Miles to Empty not accurate?

Discussion in 'Gen 3 Prius Main Forum' started by Silvertn350, Oct 13, 2015.

  1. 348

    348 Junior Member

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    It's just an estimate as the car has no idea if you will be driving up a mountain or down a valley in the next minute.

    Your Prius only knows the terrain under the wheels and makes estimates in the present, it has no idea what is coming in the next mile. The same with your MPG display. The only way to get your real MPG is math when you fill up.

    ........bummer for recent victims of our Public Education System
     
    #21 348, Oct 13, 2015
    Last edited: Oct 13, 2015
  2. Codyroo

    Codyroo Senior Member

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    The DTE (distance to Empty) is a very rough guide and isn't very accurate at all (other than to ensure that you fill up your tank prior to running out of gasoline).

    If you want a "little" better estimate, you can take your tank MPG and multiply it by 10 and you'll have a nice estimated tank range. If you are in for a REAL THRILL, multiply it by 11 and when you hit that value, you will be on fumes (or empty)! This assumes that you have a 5% error on your displayed MPG, like my car.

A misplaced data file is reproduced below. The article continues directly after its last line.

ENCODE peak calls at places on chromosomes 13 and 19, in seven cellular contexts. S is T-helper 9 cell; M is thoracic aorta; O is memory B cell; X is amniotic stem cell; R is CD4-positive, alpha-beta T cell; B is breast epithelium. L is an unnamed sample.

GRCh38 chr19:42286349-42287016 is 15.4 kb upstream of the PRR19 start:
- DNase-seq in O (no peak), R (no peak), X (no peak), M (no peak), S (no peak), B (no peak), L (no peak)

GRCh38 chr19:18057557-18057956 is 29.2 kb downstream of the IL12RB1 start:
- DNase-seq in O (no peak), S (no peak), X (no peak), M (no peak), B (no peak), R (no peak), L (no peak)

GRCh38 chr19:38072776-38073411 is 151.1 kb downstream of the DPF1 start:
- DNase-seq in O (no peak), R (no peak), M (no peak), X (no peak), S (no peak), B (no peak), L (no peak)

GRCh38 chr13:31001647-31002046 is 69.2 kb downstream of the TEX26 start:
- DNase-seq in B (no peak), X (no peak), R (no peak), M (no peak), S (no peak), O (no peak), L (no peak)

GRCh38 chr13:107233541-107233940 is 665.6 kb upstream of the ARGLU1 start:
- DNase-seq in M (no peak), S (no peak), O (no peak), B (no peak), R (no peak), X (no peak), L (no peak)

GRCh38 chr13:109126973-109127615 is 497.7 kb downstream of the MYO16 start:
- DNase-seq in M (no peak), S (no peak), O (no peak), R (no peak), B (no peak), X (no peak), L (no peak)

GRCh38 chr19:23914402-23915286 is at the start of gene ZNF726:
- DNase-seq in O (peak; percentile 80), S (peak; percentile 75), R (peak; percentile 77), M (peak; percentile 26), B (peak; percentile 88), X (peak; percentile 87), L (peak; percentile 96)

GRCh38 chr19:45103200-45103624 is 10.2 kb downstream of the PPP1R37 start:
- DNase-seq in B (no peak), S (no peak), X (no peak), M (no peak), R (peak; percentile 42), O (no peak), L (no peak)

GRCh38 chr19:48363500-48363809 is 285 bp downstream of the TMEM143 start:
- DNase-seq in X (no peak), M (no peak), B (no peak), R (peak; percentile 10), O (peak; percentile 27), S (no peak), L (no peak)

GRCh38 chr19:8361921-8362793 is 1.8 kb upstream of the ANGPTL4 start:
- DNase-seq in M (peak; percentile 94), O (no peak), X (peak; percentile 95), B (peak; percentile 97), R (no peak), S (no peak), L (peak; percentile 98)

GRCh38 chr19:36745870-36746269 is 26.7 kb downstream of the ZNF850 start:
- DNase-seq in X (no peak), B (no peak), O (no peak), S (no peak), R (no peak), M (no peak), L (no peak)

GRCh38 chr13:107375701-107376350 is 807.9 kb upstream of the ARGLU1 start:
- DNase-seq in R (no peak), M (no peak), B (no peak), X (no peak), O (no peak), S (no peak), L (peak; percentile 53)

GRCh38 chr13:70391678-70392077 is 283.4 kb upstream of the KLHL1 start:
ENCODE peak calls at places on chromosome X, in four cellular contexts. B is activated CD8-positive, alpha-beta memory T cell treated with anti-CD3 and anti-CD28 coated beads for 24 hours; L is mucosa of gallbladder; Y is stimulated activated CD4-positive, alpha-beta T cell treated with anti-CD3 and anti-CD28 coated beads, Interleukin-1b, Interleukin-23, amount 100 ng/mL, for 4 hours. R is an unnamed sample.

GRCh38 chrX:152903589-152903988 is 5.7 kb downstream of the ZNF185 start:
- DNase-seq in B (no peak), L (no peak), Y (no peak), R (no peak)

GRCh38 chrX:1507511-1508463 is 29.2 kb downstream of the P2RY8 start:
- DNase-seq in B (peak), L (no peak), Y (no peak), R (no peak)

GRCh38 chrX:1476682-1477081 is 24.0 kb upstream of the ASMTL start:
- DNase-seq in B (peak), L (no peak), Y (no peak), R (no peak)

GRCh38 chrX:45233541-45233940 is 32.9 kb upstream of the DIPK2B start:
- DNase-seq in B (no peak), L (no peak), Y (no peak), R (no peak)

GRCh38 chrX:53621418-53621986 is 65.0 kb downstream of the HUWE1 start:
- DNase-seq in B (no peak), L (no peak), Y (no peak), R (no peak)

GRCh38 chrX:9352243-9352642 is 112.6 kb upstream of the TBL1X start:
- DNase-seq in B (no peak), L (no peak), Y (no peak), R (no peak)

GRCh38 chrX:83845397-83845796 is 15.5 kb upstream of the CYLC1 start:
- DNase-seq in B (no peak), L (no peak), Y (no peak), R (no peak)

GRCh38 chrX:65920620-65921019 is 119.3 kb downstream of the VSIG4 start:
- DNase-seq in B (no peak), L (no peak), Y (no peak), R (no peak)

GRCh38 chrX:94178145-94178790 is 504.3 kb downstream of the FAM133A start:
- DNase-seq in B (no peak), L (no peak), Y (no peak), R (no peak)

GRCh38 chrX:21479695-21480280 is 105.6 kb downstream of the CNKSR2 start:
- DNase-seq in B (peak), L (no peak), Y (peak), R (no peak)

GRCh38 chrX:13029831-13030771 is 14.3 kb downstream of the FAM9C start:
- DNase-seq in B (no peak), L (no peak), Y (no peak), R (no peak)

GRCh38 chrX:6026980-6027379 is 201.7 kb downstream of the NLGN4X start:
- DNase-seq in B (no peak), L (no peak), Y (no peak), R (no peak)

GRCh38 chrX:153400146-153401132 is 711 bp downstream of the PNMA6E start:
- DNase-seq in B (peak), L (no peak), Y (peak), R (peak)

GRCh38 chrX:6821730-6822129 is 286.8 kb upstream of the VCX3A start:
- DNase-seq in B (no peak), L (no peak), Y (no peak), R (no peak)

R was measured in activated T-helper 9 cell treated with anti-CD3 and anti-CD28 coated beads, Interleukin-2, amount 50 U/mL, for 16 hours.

For example, if your displayed MPG is showing 50.0 mpg, you can expect to go 500 miles and then need to fill up. It is highly likely that you will put in 10.4 - 10.6 gallons when you fill up, leaving a buffer of ~1.5 gallons or so. If you go 550 miles, you'll less than 0.5 gallons and may run out of gas.

    I've tracked my gas mileage for 120,000 miles on my 2010, and my displayed MPG is 5.7% higher than the actual MPG. This system is easy to do and can be easily calculated at any point in your drive (displayed MPG x 10). It does take some of the panic out of a flashing PIP and DTE = 0 miles.
     
  3. Redpoint5

    Redpoint5 Senior Member

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    I'm seeing about a 4% optimistic MPG reading. It will show 52 MPG when I'm actually getting 50.
     
  4. tpenny67

    tpenny67 Active Member

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    Going back to the original question, yes it is common for the miles to empty number to drop dramatically shortly after filling up. Here's what I think is actually happening: MTE is actually recent MPG * gallons remaining in tank. However, when you first fill up the computer has to assume how many gallons are in the tank, because the gas gauge isn't terribly good at distinguishing between 95% full and 100% full. Basically, when the tank is really full the float hits the top of the tank and can't register anything less than 100% until the fuel level drops a bit.